Review: Beautiful, The Carole King Musical


The untold story here is that the string of fantastic chart hits revived in this show were created by Jews. Carole King is Jewish, her lyricist husband Gerry Goffin was Jewish, their friends and fellow songwriters Barry Mann and Cynthia Weil were Jewish and so was Don Kirshner, the music agent for whom they all churned out some of the best music ever to top a chart.

However, the told story is the music, how it was made, and how the heroine of this show, Carole King, graduated from being the melody-writing half of a husband-and-wife hit factory, producing classics such as Up on the Roof for The Drifters and The Locomotion for Little Eva, to the divorced singer songwriter responsible for the gorgeous 1971 album Tapestry.

The quality of the music was always a given. So much rests on the quality of book writer Douglas McGrath's script. And because Tapestry was an album born out of King and Goffin's unhappy separation, it would have been all too easy for McGrath to have focused on the strife of that relationship. Goffin was a serial philanderer.

But the real story here is the friendly rivalry between the King/Goffin and Mann/Weil writing duos. Their output is performed here in much the way it would have been in the 1960s. So there are lots of moments when Marc Bruni's slick production puts the writers' personal stories on hold in order to perform their professional triumphs. It is here that The Drifters will glide on to the stage and give a sumptuous rendition of Up On The Roof or On Broadway, and then up pop the power singing Righteous Brothers to deliver You've Lost That Lovin' Feeling.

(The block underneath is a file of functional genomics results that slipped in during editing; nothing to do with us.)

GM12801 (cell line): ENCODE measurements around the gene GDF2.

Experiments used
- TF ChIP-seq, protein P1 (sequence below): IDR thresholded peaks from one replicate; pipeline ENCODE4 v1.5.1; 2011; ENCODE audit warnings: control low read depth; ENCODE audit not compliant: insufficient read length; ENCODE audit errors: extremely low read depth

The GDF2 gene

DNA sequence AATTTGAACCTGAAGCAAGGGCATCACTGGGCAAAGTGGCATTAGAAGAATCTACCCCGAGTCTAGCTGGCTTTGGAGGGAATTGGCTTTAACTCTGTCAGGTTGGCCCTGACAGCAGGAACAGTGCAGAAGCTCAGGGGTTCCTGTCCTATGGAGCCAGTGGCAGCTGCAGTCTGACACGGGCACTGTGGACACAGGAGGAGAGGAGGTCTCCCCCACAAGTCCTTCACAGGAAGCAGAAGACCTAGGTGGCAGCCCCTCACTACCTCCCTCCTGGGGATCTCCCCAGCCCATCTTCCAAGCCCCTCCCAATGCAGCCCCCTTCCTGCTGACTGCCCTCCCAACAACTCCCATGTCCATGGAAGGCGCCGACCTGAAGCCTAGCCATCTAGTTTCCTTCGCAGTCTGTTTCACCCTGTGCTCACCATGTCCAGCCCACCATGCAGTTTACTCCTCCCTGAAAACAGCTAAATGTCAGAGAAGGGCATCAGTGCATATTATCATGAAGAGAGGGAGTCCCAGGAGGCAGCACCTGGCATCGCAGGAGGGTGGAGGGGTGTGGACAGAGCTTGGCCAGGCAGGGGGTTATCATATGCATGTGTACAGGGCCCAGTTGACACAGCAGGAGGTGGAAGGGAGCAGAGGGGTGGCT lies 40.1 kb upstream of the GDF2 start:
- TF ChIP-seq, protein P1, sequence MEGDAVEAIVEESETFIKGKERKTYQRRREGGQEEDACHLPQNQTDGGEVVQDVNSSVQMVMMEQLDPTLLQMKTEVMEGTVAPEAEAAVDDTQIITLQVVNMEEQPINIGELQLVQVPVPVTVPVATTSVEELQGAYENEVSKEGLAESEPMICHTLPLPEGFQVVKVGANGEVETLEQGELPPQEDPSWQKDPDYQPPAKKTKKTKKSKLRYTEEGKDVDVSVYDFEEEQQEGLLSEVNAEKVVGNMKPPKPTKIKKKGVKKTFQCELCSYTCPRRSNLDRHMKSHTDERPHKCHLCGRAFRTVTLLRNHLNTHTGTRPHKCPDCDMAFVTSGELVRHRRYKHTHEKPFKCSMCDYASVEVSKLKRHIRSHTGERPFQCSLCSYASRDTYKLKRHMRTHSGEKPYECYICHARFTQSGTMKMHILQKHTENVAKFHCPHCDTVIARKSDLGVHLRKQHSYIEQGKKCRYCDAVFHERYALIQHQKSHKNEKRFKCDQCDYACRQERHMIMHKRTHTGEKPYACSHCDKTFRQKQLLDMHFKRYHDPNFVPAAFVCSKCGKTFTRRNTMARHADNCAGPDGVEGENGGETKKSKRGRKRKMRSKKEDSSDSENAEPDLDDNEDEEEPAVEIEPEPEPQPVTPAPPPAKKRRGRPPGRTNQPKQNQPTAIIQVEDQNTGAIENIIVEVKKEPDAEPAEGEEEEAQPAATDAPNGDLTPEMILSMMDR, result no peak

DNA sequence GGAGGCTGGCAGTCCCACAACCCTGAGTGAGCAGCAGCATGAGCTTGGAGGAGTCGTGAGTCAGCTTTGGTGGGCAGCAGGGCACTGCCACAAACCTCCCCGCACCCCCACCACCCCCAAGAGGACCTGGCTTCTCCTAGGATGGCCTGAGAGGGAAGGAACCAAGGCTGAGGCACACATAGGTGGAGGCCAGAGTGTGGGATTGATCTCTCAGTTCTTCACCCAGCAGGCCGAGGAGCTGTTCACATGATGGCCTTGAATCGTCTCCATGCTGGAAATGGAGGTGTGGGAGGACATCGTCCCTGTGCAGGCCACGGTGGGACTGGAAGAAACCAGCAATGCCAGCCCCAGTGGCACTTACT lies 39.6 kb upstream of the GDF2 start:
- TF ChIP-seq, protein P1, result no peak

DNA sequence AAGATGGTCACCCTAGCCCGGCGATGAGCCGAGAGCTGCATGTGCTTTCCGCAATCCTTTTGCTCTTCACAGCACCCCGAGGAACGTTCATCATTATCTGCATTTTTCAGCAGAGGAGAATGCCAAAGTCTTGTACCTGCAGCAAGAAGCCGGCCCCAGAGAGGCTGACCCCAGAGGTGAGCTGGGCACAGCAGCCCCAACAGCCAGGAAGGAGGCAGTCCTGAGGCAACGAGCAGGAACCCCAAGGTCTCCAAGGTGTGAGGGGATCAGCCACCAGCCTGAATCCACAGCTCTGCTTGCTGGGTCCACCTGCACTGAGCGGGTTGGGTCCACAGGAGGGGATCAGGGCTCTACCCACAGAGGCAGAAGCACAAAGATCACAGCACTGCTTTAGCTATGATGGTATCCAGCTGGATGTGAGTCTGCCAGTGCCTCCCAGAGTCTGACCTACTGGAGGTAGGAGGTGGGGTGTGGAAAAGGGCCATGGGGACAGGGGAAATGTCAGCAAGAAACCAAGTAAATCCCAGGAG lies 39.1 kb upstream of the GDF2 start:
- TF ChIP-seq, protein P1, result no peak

It's spine-tingling stuff. But what melts the heart is King whose voice, sweet nature and even sweeter music is uncannily captured by Katie Brayben. Normally I can resist being completely won over by a jukebox show. After all, only half the amount of creativity goes into a musical whose music already exists. But resistance is futile with an album so beautiful and it would be mad to pass up the chance to hear it sung live. For me, time seems to stop for It's Too Late and A Natural Woman. For others, the songs will roll back the years all the way to one of the great pop eras of all time.

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